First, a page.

- Chengchun Shi, c.shi7@lse.ac.uk, Department of Statistics.
*Office hours*: Tuesday 9-10:00 am, Friday 9-10:00 am, Zoom ID: 929 1256 8563, Passcode: ST445, Zoom Link

- Christine Yuen, l.t.yuen@lse.ac.uk, Department of Statistics.
*Office hours*: Tuesday 15-16:00 pm, Zoom ID: 967 2156 4066, Passcode: 044826, Zoom Link -
Siliang Zhang, s.zhang68@lse.ac.uk, Department of Statistics.

*Office hours*: Wednesday 15-16:00 pm, Zoom ID: 942 362 0935, Zoom Link - Please use
**LSE Student Hub**to book slots for office hours.

**Please send an email**to Christine, Siliang or me with your**GitHub account name or email address (please use a name that does not reveal your identity)**if you would like to have access to the lecture/class materials. For auditing students, you are**not**allowed to attend online or on-campus seminars/classes.- Lectures will be pre-recorded and uploaded to Moodle,
**not**GitHub. - Classes will be given via a combination of online and on-campus sessions. Wednesday 11:00am-12:30pm (ONLINE), 13-14:30 pm (ONLINE), 13-14:30pm (PAN.G.01).
**Please DO NOT go to an in-person class at 1pm in PAN.G.01 if you have not registered to that class**

No lectures or classes will take place during School Reading Week 6.

Project assignment (60%) and continuous assessment in weeks 3, 5, 8, 10 (10% each). Students will be expected to produce 10 problem sets in the MT.

We will use GitHub classroom to manage our homeworks. Please find the instruction here.

LSE’s Student Code for a COVID-Secure Campus

**Wear masks**(except if medically exempted) and keep two meters social distancing. We will ask anyone without face coverings to leave the classroom.- Get
**tested**on LSE campus. Book a test here. - Please do
**not**attend on-campus seminar if tested positive or experiencing COVID symptoms. - It is totally fine to
**not**attend on-campus seminars if you are worried about COVID. We have online seminar sessions and OHs. Seminar exercises, solutions and recordings will be uploaded online.

Week |
Topic |
Week |
Topic |
---|---|---|---|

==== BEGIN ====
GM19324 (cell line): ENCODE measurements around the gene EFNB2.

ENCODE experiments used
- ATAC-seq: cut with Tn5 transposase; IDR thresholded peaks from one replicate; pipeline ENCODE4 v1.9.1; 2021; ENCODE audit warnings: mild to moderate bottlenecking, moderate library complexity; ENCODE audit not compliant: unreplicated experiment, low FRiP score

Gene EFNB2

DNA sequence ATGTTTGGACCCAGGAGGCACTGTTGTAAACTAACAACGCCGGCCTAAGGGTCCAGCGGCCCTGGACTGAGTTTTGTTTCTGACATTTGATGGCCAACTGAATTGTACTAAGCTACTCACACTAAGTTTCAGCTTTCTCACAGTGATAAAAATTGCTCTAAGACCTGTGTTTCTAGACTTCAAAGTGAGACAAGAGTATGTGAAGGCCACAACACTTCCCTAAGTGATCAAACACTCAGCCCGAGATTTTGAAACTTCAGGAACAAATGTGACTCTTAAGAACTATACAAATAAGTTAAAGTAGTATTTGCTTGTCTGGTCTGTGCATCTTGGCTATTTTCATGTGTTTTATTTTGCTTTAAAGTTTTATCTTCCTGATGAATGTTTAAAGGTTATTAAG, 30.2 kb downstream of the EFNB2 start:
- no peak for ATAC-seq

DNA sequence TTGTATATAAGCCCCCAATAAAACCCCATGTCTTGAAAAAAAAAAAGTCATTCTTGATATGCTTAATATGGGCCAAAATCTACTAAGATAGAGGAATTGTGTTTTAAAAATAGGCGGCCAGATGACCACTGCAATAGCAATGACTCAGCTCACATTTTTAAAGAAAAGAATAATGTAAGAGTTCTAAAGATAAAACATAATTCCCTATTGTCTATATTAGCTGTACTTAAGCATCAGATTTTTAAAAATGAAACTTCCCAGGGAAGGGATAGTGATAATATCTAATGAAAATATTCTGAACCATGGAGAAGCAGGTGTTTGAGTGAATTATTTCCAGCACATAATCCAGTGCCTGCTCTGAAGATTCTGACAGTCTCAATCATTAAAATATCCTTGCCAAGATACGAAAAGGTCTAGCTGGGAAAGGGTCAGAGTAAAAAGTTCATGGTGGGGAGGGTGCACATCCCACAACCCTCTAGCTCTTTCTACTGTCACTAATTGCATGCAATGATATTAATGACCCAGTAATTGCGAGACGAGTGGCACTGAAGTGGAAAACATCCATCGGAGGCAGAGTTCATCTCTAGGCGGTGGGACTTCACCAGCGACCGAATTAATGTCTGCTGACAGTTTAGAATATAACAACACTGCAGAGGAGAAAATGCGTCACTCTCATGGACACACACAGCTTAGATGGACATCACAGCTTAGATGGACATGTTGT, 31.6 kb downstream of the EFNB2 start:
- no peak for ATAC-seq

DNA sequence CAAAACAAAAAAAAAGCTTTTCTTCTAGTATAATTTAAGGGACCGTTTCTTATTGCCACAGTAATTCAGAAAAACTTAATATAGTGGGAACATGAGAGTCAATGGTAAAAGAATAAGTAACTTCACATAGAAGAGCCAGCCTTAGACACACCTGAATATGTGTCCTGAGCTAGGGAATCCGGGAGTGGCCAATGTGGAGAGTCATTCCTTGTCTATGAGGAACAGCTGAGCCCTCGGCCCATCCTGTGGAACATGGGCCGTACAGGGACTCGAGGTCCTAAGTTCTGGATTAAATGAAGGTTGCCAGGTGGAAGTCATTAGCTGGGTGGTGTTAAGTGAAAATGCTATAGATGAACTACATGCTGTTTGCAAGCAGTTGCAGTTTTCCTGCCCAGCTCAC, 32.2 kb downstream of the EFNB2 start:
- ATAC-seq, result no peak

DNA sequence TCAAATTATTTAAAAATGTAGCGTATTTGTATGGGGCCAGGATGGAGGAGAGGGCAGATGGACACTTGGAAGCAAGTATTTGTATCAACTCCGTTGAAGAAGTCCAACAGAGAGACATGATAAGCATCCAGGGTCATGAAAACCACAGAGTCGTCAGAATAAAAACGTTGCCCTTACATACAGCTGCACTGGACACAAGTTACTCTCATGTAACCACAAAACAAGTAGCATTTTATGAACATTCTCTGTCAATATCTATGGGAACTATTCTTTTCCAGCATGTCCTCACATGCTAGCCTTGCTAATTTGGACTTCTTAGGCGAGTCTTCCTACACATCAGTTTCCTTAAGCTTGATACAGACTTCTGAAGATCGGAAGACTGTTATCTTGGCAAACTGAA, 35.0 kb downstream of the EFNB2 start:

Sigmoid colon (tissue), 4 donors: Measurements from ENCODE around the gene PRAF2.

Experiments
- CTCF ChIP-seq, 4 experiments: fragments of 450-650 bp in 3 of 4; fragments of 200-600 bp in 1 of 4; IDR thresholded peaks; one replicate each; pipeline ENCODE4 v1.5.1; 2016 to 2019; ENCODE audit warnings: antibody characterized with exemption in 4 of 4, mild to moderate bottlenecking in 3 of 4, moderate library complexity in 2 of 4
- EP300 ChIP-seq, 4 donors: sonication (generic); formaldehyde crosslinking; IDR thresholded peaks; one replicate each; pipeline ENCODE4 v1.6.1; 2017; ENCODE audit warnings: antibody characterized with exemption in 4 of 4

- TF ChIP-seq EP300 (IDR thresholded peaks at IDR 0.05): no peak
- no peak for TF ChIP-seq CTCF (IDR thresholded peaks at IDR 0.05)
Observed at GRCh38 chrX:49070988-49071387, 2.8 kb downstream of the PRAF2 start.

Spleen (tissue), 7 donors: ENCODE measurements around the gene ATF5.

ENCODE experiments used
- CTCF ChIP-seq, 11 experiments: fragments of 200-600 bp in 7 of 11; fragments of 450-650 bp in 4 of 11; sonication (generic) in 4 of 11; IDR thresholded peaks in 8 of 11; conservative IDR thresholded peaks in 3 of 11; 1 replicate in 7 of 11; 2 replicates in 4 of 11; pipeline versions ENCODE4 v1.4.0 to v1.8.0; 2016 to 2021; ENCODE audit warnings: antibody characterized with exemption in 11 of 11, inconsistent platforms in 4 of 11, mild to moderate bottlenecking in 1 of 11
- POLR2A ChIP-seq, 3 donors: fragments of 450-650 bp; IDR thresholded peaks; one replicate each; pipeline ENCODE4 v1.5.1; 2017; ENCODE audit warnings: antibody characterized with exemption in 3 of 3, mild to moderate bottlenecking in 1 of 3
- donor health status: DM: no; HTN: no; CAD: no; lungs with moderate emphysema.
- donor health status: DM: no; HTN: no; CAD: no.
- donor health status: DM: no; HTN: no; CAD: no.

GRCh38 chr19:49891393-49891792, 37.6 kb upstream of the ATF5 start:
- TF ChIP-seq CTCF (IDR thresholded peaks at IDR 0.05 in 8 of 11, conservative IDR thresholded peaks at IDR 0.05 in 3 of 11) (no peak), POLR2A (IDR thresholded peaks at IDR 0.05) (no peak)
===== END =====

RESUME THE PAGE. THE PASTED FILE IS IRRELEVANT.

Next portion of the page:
1 | Introduction to Data | 7 | Exploratory data analysis |

2 | Python and NumPy Data Structures | 8 | Matrix data visualization |

3 | Wrangling Data with Pandas | 9 | Model evaluation |

4 | Creating and Managing Databases | 10 | Dimensionality reduction |

5 | Collecting Data from the Internet | 11 | Graph data visualization |

6 | Reading Week |

In this course you will learn to carry out a full data science project cycle going from data acquisition to reporting with conclusions and visualisations. To do this you will use a range of Python modules: NumPy and Pandas for data cleaning and wrangling, matplotlib and Seaborn for visualisation. We shall emphasise the use of visualisation to check for the integrity of data. Techniques for data acquisition using web-scraping and Application Programming Interfaces (APIs) will be introduced as will the principles behind the use of databases. After Reading Week we will cover some more advanced topics concerned with visualising higher dimensional data sets. These techniques include the use of clustering and dimension reduction algorithms from the scikit-learn module. Finally we will look at using graphs so as to visualise relationships. Throughout, we shall be using Jupyter and Anaconda Python.

For the final project, we will provide you with a dataset, which you will be expected to transform in order to produce a report with visualizations and conclusions. The report should demonstrate the use of the techniques taught in the course.

This course is an introduction to the fundamental concepts of data and data visualization for students and assumes no prior knowledge of these concepts.

The course will involve 20 hours of lectures and 15 hours of computer workshops in the MT.

No prior experience with programming is required.

We will use some tools, notably SQLite and Python, but these will be used in coordination with MY470 (Computer Programming) where their use will be covered more formally. Lectures and assignments will be posted on Github, Students are expected to use Github also to submit problem sets.

Where appropriate, we will use Jupyter notebooks for lab assignments, demonstrations, and the course notes themselves.

In the first week, we will introduce the basic concepts of the course, including how data is recorded, stored, and shared. Because the course relies fundamentally on GitHub, a collaborative code and data sharing platform, we will introduce the use of git and GitHub, using the lab session to guide students through in setting up an account and subscribing to the course organisation and assignments.

This week will also introduce basic data types from the perspective of machine implementations through to high-level programming languages. A short historical perspective to data science will be given. Issues concerning data integrity will be discussed. The process flow of capturing, wrangling, exploring and visualising data will be emphasised. We will introduce the notion of databases and database managers.

*Lecture Notes*:

*Readings*:

- Lake, P. and Crowther, P. 2013.